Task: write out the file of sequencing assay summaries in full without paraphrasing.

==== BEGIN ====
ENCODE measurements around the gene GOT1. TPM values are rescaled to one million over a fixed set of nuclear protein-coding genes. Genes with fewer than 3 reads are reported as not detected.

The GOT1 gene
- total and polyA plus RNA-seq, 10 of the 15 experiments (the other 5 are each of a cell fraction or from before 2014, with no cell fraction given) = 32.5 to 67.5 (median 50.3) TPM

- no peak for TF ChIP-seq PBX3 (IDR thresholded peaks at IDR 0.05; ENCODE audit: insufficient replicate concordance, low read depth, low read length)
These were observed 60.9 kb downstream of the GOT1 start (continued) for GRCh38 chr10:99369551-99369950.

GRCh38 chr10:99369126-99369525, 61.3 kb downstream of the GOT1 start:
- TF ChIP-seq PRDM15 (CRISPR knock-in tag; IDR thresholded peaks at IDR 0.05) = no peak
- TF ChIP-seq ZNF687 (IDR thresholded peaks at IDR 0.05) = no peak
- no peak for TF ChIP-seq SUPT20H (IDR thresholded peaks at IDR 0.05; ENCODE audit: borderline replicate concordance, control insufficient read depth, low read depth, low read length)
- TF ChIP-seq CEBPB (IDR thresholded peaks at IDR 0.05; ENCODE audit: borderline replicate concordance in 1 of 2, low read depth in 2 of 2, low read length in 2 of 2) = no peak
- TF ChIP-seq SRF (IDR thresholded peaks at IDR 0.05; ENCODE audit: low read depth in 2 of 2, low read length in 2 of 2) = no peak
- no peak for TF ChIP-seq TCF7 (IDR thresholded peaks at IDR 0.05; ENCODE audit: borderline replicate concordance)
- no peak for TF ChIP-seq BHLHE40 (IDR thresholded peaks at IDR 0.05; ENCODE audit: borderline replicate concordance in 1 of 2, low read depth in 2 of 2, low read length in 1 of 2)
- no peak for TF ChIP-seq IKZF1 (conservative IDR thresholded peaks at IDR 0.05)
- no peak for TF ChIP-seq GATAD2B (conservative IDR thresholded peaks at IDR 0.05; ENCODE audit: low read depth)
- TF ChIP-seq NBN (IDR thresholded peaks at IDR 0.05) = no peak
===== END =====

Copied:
ENCODE measurements around the gene GOT1. TPM values are rescaled to one million over a fixed set of nuclear protein-coding genes. Genes with fewer than 3 reads are reported as not detected.

The GOT1 gene
- total and polyA plus RNA-seq, 10 of the 15 experiments (the other 5 are each of a cell fraction or from before 2014, with no cell fraction given) = 32.5 to 67.5 (median 50.3) TPM

- no peak for TF ChIP-seq PBX3 (IDR thresholded peaks at IDR 0.05; ENCODE audit: insufficient replicate concordance, low read depth, low read length)
These were observed 60.9 kb downstream of the GOT1 start (continued) for GRCh38 chr10:99369551-99369950.

GRCh38 chr10:99369126-99369525, 61.3 kb downstream of the GOT1 start:
- TF ChIP-seq PRDM15 (CRISPR knock-in tag; IDR thresholded peaks at IDR 0.05) = no peak
- TF ChIP-seq ZNF687 (IDR thresholded peaks at IDR 0.05) = no peak
- no peak for TF ChIP-seq SUPT20H (IDR thresholded peaks at IDR 0.05; ENCODE audit: borderline replicate concordance, control insufficient read depth, low read depth, low read length)
- TF ChIP-seq CEBPB (IDR thresholded peaks at IDR 0.05; ENCODE audit: borderline replicate concordance in 1 of 2, low read depth in 2 of 2, low read length in 2 of 2) = no peak
- TF ChIP-seq SRF (IDR thresholded peaks at IDR 0.05; ENCODE audit: low read depth in 2 of 2, low read length in 2 of 2) = no peak
- no peak for TF ChIP-seq TCF7 (IDR thresholded peaks at IDR 0.05; ENCODE audit: borderline replicate concordance)
- no peak for TF ChIP-seq BHLHE40 (IDR thresholded peaks at IDR 0.05; ENCODE audit: borderline replicate concordance in 1 of 2, low read depth in 2 of 2, low read length in 1 of 2)
- no peak for TF ChIP-seq IKZF1 (conservative IDR thresholded peaks at IDR 0.05)
- no peak for TF ChIP-seq GATAD2B (conservative IDR thresholded peaks at IDR 0.05; ENCODE audit: low read depth)
- TF ChIP-seq NBN (IDR thresholded peaks at IDR 0.05) = no peak